On 2/23/07, Lee Sharp <leesharp at hal dash pc dot org> wrote:
> David Burgess wrote:
> > On 2/23/07, Lee Sharp <leesharp at hal dash pc dot org> wrote:
> >> David Burgess wrote:
> >> > So an occasional client has a problem obtaining an IP address from
> >> > m0n0wall dhcp server. I've searched the archives and my problem
> >> to
> >> > be unique in some respects.
> >> The few times I have seen this have been ARP table screwups. This can
> >> be very common with wireless as clients move from switch (AP) to
> >> I would start by segmenting the network. If you can, divide wireless
> >> and wired.
> > Hm. Our entire network is wireless with multiple access points connected
> > wirelessly. The only situation I can think of that would fit your
> > explanation is when a client moves from one AP to another, which happens
> > occasionally. Would that cause the problem?
> > If so, then what is the solution? Is there some way to flush the ARP
> > or manually update an ARP entry from either the router or the client
> This is way beyond the normal scope of this list. So lets go! :)
> First lets start with the arp table. Every system on your network has
> one. Every computer, switch and AP. For one interface devices,
> (desktops) it is a simple table. Type 'arp -a' from the command line to
> see it. (Windows, Mac, Linux or Unix...) It shows the IP address
> translated to mac address of everything it has seen. In a switched
> network, that will be the router. It may include printers, servers, and
> other systems you touch. At home connected directly to a router with no
> other items, it will only be the router.
> Now a switch has a much more complex routing table. It has no IP stuff.
> It just knows the port each MAC address hangs off. Now what happens
> when a MAC address moves? This depends on how far down a chain it is.
> Say you have a switch at the router. It has several switches off it for
> each floor. Each floor has several switches for each region of the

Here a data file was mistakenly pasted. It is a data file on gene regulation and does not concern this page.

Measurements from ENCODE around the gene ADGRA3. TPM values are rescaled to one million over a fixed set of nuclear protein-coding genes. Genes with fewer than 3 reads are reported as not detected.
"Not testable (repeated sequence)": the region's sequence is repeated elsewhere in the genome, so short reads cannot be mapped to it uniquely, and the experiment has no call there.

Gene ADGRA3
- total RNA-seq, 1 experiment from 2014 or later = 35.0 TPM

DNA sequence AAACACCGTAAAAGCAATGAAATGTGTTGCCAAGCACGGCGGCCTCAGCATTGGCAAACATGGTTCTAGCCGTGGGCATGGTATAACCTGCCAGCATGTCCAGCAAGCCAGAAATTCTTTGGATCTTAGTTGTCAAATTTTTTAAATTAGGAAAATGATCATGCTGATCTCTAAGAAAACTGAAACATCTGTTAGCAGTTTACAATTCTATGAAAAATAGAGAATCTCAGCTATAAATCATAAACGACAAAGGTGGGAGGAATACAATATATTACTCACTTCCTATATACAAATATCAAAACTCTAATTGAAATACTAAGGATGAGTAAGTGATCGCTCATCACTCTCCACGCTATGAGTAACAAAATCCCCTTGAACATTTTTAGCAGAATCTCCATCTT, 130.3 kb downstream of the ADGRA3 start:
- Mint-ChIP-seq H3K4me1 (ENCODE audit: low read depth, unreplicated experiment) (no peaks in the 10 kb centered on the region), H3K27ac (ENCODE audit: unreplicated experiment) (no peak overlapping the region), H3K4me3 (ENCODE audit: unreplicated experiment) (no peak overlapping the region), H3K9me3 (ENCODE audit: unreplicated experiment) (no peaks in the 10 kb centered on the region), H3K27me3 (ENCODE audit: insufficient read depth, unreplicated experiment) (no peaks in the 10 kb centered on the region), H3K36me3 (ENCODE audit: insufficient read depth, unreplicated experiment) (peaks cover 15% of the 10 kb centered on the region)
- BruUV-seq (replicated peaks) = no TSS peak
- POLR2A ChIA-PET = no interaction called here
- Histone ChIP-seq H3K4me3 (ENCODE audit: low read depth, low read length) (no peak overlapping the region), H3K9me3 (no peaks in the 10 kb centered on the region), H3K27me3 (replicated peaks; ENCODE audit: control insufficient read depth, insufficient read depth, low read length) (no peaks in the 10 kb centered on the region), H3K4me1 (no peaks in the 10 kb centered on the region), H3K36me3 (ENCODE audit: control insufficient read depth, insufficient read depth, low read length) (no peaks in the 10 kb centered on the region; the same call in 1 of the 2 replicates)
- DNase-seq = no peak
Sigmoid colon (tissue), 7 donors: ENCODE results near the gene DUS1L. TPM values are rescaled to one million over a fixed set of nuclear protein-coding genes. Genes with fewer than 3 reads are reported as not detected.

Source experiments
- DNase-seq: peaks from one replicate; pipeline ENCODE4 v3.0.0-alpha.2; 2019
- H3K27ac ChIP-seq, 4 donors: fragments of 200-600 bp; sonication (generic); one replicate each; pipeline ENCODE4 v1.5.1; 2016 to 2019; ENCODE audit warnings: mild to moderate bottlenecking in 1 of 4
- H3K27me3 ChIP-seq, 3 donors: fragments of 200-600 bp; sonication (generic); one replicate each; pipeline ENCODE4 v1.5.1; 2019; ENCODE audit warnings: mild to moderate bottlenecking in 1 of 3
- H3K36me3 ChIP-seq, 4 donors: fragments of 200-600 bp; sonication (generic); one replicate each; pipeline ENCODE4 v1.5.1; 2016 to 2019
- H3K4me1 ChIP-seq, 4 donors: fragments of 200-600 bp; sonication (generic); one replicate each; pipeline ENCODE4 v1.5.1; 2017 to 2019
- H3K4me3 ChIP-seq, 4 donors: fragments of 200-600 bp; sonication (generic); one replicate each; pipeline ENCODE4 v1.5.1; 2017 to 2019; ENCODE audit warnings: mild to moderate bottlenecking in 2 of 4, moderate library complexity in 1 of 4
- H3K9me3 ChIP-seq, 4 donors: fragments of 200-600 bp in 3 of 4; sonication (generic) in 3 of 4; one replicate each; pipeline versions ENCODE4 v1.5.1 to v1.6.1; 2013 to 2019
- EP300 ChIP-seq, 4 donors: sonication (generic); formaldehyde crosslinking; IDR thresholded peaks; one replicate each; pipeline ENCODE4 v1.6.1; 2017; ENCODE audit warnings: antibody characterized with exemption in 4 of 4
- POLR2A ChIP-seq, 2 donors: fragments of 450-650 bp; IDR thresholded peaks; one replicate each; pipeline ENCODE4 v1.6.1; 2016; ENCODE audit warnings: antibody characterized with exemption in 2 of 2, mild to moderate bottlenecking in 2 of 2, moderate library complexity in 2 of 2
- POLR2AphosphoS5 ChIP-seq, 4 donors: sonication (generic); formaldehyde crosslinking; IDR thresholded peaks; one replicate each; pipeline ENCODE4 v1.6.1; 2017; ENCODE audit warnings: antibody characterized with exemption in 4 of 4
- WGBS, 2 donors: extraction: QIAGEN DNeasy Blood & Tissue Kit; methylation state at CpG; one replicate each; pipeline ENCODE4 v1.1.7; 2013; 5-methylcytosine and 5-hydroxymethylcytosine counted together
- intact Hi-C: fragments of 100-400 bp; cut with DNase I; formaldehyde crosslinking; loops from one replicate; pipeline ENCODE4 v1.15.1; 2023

> floor. Each region has one (or more) AP. Now Bob's laptop walks down
> the hall. On the way it connects to the floor above. The AP says "I
> have bob's MAC." The regional switch says "I have Bob's MAC." The
> floor switch says "I have Bob's MAC." The router switch says "I have
> Bob's MAC." down the chan to the floor switch on Bob's floor who now
> says "I have Bob's MAC." but on a different port... And the regional
> switch says "He has Bob's MAC." and on to the AP. But by now Bob has
> gone back to his desk. So the first AP says, "But I have Bob's MAC..."
> If you have someone on a edge between to APs they can flip back and
> forth, and this goes on.
> Solutions... You can shorten the "lease time" (I know it is not lease
> time, but the analogy works) on some advanced switches. You can use
> different ESSIDs so the client doesn't move as easily. You can use less
> switches on the wireless network.
Your explanation makes sense, but as I think about it I realise that this
can't be what's happening here, at least the exact case of a client
switching APs in every instance:
Our APs are radio towers and our clients, without exception, are fixed
antennas. So while, occasionally, a client antenna does register with the
wrong AP, I know of at least three instances of a client not being able to
get an IP address via dhcp when he could have only ever registered with a
I suspect it's still something to do with ARP errors, but it can't be a
simple case of changing APs or changing port switches in this case.
I hate to introduce what is probably a red herring, but while I'm shooting
in the dark, I might point out that the m0n0wall has its LAN and WAN ports
plugged into a single switch. Other ports on the switch connect to other APs
and the upstream gateway. The only side-effect this setup that I have
observed to date is the complete domination of our system logs by messages
in the form of, "kernel: arp: 10.0.253.234 is on nve0 but got reply from
00:06:5b:af:b2:9a on em0".
While I don't like having the LAN and WAN ports on the same switch, the
chief has been doing it this way since before I was on board, and 99.999% of
our traffic appears to pass normally. Could my occasional but annoying dhcp
problem arise from this setup? Is there some other possible explanation?